Effect of electrical cardioversion on myocardial cells in patients in intensive careBMJ 1998; 316 doi: https://doi.org/10.1136/bmj.316.7139.1207 (Published 18 April 1998) Cite this as: BMJ 1998;316:1207
- G Neumayr, doctor,
- P Schratzberger, doctor,
- G Friedrich, doctor,
- H Gänzer, doctor,
- C J Wiedermann, doctor
- Medical and Intensive Care Unit, Department of Internal Medicine, University of Innsbruck, A-6020 Innsbruck, Austria
- Correspondence to: Dr Neumayr
- Accepted 27 November 1997
For about 30 years electrical cardioversion has been routine for converting arrhythmias.1 Whether the application of shocks in the usual dosage is safe is still controversial as minimal myocardial cell injury cannot be excluded.2 If simultaneous muscle damage occurs the measurement of common cardiac markers, especially creatine kinase and its isoenzyme creatine kinase MB, lacks specificity. We therefore also measured the concentration of cardiac troponin T as this is the most sensitive and specific marker to date.
Patients, methods, and results
Over the past three years in this unit 69 non-selected patients with atrial fibrillation (aged 21-87, mean 63.7 years) underwent elective countershock using a direct current. Serum samples were taken before and 24 hours after cardioversion. The concentrations of cardiac troponin T, total creatine kinase, and creatine kinase MB were measured by enzyme linked immunosorbent assay (Boehringer, Germany) (reference ranges <0.1 µg/l, 10-80 U/l, and <12 U/l, <6% respectively). A total of 153 shocks was delivered, amounting to an average cumulative energy of 286 J per patient. Cardioversion was started with 50 J of stored energy, and subsequent shocks comprised 100, 200, 300, and 360 J. The procedure was terminated after restoration of sinus rhythm or after two attempts of 360 J each.
Four patients received the highest amount of cumulative energy (1370 J). Sixty seven patients converted to sinus rhythm, and no major complications occurred. At follow up 24 hours later 60 patients had restored sinus rhythm. All measurements of cardiac troponin T activity before and after cardioversion were below 0.1 µg/l. The baseline concentrations and peak activities of creatine kinase and creatine kinase MB were within the normal range except in three cases. In one patient the peak activity of total creatine kinase increased from 13 to 103 U/l but that of creatine kinase MB was normal. In the other two patients the peak activity of creatine kinase was increased from 32 to 363 U/l and from 18 to 512 U/l and that of creatine kinase MB by 33 U/l and by 42 U/l respectively.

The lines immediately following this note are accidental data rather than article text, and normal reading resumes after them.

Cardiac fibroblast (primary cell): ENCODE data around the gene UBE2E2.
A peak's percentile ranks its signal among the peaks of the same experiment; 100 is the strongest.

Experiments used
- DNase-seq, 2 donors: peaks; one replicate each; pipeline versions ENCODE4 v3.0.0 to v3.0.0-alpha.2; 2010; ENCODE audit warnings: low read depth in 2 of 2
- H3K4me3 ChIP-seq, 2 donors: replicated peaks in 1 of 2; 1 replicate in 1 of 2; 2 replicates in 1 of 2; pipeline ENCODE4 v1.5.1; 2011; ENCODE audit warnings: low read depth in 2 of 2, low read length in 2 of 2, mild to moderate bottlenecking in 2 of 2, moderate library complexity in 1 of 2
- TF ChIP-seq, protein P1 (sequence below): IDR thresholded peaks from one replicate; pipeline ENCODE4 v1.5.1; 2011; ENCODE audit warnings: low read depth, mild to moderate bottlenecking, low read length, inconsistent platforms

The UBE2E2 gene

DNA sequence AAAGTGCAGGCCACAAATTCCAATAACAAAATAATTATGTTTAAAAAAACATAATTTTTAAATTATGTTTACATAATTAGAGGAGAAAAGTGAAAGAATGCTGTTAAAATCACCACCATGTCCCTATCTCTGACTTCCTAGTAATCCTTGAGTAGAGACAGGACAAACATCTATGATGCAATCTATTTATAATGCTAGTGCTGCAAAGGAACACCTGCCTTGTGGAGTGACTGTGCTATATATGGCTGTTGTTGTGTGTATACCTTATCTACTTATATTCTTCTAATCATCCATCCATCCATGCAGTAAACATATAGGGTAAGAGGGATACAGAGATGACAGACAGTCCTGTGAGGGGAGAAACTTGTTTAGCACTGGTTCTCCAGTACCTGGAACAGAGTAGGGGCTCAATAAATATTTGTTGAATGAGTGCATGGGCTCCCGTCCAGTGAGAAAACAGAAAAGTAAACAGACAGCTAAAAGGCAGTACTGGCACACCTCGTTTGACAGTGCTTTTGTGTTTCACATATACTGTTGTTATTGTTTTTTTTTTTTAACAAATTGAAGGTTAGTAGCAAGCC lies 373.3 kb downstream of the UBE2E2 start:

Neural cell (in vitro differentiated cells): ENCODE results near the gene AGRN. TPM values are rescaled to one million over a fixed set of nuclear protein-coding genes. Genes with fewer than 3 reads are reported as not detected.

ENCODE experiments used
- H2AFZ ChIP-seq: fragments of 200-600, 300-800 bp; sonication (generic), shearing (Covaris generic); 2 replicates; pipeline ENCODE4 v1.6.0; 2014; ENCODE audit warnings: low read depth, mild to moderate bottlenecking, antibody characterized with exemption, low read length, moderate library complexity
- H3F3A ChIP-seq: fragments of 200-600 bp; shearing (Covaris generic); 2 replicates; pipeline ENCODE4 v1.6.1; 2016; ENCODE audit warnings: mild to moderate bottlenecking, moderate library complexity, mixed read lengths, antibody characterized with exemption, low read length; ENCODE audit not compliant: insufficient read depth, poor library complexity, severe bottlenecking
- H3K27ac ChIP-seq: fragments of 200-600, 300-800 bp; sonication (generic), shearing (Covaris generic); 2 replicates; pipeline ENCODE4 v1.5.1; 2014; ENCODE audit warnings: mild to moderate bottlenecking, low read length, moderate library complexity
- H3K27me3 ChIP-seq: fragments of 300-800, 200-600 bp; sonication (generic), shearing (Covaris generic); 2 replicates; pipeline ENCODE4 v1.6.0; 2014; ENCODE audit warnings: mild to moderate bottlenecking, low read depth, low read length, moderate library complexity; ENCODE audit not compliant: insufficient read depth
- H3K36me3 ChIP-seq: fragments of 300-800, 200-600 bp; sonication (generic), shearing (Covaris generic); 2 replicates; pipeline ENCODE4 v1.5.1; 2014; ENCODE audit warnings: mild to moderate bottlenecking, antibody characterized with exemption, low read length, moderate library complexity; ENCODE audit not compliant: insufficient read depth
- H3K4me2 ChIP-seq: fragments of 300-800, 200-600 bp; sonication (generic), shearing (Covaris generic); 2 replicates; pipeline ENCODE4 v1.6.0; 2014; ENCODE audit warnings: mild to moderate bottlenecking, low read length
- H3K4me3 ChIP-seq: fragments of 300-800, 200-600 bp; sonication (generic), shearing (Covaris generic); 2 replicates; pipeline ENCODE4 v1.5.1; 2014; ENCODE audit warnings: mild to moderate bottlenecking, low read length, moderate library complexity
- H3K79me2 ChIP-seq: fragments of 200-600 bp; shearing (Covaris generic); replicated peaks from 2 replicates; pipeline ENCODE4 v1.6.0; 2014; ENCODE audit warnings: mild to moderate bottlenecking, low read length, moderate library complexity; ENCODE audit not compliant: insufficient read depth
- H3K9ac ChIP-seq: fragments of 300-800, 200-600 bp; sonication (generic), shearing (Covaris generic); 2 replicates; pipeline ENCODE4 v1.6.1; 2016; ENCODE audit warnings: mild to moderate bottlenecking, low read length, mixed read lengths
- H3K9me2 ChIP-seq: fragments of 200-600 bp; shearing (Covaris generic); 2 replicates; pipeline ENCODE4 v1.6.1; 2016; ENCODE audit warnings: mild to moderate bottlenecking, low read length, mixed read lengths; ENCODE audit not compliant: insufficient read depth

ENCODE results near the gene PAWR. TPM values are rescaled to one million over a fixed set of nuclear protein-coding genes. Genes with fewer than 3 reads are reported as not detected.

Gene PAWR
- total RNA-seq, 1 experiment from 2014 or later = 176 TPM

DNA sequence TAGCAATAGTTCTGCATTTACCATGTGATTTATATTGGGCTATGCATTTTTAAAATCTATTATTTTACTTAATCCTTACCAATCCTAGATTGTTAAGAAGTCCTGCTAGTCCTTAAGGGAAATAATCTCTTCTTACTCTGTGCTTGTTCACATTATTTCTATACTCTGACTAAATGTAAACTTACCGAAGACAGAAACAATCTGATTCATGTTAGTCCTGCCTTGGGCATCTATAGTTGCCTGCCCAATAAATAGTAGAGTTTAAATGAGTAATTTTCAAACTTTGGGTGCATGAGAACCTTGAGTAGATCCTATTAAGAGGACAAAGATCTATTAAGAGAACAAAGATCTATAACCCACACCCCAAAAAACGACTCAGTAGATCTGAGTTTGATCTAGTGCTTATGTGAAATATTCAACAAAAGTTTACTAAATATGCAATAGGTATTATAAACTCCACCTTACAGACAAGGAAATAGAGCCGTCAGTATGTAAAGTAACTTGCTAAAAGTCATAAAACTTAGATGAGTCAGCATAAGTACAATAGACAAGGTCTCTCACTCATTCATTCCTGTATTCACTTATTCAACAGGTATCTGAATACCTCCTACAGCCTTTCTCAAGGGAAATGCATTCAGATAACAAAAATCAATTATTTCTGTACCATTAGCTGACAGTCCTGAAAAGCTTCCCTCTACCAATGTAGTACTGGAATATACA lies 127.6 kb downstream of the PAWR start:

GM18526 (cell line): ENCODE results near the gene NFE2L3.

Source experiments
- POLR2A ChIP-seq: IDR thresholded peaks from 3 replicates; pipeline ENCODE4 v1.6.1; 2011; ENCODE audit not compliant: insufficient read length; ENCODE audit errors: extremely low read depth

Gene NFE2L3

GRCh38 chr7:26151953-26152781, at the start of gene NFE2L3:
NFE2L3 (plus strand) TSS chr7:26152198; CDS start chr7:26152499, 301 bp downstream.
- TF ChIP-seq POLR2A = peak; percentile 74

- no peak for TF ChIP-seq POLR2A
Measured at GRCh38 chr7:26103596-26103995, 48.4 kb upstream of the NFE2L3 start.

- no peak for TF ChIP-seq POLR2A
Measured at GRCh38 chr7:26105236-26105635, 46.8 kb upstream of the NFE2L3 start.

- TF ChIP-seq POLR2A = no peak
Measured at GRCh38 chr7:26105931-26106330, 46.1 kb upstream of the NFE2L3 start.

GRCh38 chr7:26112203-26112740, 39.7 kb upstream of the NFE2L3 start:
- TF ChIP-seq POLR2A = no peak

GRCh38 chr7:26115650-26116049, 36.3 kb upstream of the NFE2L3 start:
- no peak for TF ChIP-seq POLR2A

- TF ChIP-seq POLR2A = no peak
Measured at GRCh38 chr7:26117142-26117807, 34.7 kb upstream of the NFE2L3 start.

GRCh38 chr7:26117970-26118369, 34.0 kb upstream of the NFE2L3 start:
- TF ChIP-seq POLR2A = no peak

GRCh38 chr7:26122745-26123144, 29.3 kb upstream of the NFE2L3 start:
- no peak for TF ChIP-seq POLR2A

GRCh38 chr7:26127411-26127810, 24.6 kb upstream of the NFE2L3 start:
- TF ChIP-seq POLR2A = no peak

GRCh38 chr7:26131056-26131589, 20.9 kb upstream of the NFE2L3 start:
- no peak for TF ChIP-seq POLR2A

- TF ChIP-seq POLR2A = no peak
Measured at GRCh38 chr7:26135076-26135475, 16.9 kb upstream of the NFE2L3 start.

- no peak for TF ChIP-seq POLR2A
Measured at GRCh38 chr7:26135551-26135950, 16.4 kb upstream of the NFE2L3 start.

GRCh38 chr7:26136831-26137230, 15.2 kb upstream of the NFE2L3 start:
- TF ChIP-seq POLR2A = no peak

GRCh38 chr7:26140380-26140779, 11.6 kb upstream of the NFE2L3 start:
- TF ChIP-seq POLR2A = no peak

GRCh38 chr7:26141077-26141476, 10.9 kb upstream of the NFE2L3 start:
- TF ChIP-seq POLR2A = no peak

Experiments in animals have shown that necrosis of myocardial cells occurs after repeated countershocks using direct currents of high energy.3 Evidence that electrical cardioversion may result in myocardial damage in humans is based on the increased concentrations of various cardiac enzymes measured after cardioversion.4
To overcome the problem of insufficient specifity of cardiac enzymes we measured the activity of cardiac troponin T. Cardiac troponin T is not detectable in the serum of healthy people and can be differentiated from its isoforms in skeletal muscle by immunological techniques; its cross reactivity to mixed skeletal muscle is 1-2%, and its specificity is 95% in the presence of skeletal damage.5 Currently, cardiac troponin T is the best marker for detecting minimal myocardial damage, especially when skeletal muscles are also injured.
In our non-selected patient population countershock using direct current was highly effective and without major complications. As we did not find any increase in plasma activity of cardiac troponin T we conclude that myocardial cell injury by electrical cardioversion is unlikely when applying cumulative energies of up to 1370 J. As two patients had raised concentrations of total creatine kinase and creatine kinase MB but not of cardiac troponin T, we conclude that these enzymes originated from injured skeletal muscle. We therefore suggest that the increased concentrations of creatine kinase and creatine kinase MB reported previously in cases of myocardial damage could also have originated from injured skeletal muscle.
Contributors: GN is guarantor for the paper. PS, GF, HG, and CJW contributed to the study design, analysis of the data, and revision of the paper.
Conflict of interest: None.